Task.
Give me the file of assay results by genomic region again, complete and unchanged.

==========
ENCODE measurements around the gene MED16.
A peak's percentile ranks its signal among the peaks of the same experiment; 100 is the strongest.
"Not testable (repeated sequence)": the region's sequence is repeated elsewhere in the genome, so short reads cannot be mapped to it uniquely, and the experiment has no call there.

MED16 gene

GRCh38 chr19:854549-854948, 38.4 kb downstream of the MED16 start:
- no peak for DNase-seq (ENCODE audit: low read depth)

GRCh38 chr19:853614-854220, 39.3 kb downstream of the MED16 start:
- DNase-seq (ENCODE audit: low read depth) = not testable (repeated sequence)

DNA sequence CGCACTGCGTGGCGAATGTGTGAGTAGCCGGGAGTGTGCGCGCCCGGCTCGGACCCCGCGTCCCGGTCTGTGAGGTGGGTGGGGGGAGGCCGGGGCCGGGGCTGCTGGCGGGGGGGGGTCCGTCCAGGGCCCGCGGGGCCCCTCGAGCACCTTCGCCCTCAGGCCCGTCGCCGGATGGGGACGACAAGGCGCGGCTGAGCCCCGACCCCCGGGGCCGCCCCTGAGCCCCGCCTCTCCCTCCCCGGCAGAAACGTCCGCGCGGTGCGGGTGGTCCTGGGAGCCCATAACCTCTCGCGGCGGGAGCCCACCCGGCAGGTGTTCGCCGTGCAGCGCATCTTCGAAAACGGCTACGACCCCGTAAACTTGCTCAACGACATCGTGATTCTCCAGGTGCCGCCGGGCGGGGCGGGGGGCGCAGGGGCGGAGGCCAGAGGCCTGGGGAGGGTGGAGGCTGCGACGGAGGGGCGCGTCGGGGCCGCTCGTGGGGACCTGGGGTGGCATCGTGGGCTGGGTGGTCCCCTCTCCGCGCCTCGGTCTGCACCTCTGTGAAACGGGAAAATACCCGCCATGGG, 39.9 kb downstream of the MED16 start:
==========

ENCODE measurements around the gene MED16.
A peak's percentile ranks its signal among the peaks of the same experiment; 100 is the strongest.
"Not testable (repeated sequence)": the region's sequence is repeated elsewhere in the genome, so short reads cannot be mapped to it uniquely, and the experiment has no call there.

MED16 gene

GRCh38 chr19:854549-854948, 38.4 kb downstream of the MED16 start:
- no peak for DNase-seq (ENCODE audit: low read depth)

GRCh38 chr19:853614-854220, 39.3 kb downstream of the MED16 start:
- DNase-seq (ENCODE audit: low read depth) = not testable (repeated sequence)

DNA sequence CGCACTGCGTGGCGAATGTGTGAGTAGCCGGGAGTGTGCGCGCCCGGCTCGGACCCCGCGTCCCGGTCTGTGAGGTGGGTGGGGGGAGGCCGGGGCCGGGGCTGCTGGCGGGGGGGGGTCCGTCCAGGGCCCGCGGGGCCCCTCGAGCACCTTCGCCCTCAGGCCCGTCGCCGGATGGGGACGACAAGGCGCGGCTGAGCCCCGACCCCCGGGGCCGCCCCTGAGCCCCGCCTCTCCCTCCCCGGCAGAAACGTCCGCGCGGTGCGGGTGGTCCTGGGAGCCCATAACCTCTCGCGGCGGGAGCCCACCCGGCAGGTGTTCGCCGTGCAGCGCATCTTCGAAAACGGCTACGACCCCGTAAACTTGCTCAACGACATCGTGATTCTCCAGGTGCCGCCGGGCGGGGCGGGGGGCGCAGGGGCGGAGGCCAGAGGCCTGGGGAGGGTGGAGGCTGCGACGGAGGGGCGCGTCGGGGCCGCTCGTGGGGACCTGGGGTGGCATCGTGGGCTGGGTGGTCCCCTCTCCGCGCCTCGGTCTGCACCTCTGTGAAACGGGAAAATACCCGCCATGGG, 39.9 kb downstream of the MED16 start: